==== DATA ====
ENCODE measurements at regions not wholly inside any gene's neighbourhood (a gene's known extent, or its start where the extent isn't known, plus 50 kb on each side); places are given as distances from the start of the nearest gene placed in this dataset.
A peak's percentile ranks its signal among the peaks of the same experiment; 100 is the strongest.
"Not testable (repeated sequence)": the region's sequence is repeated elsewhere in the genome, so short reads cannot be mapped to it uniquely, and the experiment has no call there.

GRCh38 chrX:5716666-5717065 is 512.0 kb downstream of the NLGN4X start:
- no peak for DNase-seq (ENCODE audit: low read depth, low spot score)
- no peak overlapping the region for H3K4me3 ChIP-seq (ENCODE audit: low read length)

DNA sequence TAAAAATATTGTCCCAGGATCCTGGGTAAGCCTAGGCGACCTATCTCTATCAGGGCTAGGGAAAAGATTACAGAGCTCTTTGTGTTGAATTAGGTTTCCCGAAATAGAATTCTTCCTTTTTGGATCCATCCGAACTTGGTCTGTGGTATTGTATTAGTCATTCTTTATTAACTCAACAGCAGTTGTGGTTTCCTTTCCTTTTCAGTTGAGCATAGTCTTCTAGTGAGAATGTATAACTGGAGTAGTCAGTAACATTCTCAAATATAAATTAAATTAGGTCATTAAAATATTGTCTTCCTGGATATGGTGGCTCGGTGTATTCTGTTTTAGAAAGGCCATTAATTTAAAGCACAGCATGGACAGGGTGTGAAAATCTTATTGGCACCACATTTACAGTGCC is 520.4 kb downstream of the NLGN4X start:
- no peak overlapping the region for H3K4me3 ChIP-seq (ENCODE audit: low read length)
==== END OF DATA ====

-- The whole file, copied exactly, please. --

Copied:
ENCODE measurements at regions not wholly inside any gene's neighbourhood (a gene's known extent, or its start where the extent isn't known, plus 50 kb on each side); places are given as distances from the start of the nearest gene placed in this dataset.
A peak's percentile ranks its signal among the peaks of the same experiment; 100 is the strongest.
"Not testable (repeated sequence)": the region's sequence is repeated elsewhere in the genome, so short reads cannot be mapped to it uniquely, and the experiment has no call there.

GRCh38 chrX:5716666-5717065 is 512.0 kb downstream of the NLGN4X start:
- no peak for DNase-seq (ENCODE audit: low read depth, low spot score)
- no peak overlapping the region for H3K4me3 ChIP-seq (ENCODE audit: low read length)

DNA sequence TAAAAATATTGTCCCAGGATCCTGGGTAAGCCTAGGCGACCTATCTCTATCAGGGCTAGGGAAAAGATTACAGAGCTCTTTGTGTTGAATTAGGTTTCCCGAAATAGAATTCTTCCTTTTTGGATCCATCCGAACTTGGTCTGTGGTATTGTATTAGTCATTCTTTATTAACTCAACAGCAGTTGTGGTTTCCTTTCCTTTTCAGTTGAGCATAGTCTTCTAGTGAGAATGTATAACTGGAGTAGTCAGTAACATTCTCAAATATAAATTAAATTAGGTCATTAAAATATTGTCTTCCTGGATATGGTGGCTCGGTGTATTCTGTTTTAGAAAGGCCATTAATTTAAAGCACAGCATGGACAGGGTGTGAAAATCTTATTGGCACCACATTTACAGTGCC is 520.4 kb downstream of the NLGN4X start:
- no peak overlapping the region for H3K4me3 ChIP-seq (ENCODE audit: low read length)